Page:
ROBERT NUNZ MR | 10/18/2010 - 11:03am
It's clear that the President still enjoys wide spread support among our young and that Mr. Cosgrove's comment is partisan spin that dominates the airwaves and enhances division.
Anonymous | 10/18/2010 - 10:52am
In 2008 few Americans knew anything about Obama.  A lot of information was available but none discussed in the national press.  But more are learning what he is about not just policy wise but personally.  Here is a piercing appraisal of him as a person by Neil Cavuto that I saw for the first time last night.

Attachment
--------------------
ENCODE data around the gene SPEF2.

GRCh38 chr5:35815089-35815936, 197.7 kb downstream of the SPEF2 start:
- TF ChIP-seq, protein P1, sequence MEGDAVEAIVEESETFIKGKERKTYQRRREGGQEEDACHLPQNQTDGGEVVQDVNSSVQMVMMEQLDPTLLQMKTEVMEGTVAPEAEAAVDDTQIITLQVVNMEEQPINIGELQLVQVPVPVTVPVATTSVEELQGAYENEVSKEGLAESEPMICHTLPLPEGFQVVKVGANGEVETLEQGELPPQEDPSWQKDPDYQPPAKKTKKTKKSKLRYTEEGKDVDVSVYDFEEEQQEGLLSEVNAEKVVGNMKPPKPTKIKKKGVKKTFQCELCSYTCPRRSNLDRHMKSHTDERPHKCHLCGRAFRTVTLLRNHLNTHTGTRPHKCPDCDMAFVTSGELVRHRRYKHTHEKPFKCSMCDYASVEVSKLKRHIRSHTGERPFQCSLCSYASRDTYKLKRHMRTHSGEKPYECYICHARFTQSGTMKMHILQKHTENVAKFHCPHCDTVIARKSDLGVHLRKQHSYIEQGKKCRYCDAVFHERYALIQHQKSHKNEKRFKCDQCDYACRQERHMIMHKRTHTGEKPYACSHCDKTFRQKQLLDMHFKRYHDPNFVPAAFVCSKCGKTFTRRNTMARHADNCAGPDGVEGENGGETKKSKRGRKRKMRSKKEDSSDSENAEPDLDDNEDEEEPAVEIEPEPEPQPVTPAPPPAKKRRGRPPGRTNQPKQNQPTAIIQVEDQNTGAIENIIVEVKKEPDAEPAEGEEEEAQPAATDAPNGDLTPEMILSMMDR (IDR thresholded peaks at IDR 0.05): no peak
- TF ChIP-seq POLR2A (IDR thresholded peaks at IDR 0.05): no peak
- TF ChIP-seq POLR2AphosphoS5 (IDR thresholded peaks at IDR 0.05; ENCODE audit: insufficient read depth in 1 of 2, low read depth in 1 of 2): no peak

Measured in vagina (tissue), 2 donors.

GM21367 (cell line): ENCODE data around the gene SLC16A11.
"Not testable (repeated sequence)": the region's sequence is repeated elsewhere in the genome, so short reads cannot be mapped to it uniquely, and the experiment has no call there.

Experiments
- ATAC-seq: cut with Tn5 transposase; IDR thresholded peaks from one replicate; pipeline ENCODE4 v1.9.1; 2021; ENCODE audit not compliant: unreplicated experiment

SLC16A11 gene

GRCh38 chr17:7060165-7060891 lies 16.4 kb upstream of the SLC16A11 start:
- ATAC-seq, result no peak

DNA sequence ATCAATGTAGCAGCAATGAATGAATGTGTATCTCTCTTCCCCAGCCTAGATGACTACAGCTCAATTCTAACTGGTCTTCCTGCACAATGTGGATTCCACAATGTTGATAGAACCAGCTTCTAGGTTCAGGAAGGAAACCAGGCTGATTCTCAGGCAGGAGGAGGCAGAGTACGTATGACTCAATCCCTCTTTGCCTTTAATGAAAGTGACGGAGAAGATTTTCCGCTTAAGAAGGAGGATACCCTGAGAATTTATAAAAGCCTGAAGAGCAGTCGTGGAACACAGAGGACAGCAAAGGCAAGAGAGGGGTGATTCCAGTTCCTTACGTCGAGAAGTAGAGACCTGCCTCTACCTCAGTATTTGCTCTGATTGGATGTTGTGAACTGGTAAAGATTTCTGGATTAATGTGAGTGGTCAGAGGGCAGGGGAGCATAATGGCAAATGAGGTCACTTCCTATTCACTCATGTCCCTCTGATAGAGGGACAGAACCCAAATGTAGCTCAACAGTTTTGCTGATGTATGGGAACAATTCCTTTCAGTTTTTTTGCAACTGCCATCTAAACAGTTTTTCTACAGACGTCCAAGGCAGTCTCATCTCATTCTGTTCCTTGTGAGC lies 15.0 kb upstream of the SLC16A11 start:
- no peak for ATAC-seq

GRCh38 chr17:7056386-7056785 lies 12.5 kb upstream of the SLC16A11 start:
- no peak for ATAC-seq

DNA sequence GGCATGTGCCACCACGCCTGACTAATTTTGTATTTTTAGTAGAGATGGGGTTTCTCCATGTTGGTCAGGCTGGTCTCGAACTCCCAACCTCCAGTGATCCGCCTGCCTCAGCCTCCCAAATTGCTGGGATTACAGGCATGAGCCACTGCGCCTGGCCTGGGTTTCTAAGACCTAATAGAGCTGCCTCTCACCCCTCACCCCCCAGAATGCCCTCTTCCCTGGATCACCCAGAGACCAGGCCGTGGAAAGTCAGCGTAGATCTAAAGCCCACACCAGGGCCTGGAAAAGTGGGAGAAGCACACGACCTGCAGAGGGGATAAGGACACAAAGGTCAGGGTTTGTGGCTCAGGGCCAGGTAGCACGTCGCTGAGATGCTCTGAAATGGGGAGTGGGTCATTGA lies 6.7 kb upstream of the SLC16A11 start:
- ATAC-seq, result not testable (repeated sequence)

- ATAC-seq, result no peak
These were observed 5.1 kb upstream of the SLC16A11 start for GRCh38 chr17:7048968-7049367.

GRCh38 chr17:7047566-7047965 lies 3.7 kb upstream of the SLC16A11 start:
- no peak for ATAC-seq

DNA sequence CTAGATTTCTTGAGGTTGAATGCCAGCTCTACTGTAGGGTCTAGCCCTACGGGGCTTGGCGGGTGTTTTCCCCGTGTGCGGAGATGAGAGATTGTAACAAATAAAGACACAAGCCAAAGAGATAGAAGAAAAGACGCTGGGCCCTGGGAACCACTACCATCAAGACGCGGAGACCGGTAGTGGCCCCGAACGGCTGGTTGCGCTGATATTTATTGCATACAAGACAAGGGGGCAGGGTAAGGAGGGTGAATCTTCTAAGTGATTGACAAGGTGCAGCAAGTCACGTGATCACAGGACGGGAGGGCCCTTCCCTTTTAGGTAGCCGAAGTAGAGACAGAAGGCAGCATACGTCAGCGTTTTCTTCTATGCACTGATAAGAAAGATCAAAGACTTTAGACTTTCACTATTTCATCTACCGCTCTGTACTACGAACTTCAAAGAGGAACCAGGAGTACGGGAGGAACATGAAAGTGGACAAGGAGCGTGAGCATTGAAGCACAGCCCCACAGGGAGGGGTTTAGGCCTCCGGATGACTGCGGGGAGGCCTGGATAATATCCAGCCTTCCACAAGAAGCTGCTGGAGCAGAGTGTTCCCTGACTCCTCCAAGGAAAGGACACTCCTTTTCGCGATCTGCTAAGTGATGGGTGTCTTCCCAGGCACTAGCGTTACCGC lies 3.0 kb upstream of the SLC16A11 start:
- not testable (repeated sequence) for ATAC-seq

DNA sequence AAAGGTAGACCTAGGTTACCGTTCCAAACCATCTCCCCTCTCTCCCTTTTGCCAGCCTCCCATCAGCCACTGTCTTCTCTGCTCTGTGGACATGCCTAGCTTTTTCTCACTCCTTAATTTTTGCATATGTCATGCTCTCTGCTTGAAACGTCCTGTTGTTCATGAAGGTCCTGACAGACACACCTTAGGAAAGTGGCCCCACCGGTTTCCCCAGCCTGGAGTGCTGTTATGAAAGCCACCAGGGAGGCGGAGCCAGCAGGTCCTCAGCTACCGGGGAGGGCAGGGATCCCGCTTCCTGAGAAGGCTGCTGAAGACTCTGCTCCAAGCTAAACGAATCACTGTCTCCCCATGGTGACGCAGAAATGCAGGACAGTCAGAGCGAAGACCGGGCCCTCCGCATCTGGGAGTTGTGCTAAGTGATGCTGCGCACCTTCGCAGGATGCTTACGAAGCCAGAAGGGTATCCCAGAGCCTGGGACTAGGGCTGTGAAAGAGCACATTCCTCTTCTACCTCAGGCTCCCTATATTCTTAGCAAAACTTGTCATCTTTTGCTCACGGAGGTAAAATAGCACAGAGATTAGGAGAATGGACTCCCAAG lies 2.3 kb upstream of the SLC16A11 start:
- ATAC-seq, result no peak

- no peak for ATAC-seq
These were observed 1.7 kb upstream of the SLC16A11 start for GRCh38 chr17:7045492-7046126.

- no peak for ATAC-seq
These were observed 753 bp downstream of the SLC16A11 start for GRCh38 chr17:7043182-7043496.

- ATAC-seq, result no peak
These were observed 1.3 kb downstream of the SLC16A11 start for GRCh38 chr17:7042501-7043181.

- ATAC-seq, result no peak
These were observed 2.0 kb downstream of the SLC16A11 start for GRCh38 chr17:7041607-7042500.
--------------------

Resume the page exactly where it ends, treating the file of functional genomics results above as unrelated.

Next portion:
http://media2.foxnews.com/091310/091310_cav_sense_FNC_091310_17-07_FNC_MED.mp4


If one reads into his history before being president such an appraisal is not surprising.  I believe a lot of people are seeing what Cavuto sees.  So letting Obama be Obama is probably the worst thing that has happened to the Democrats in the last two years.  Of course Nancy Pelosi has contributed immensely.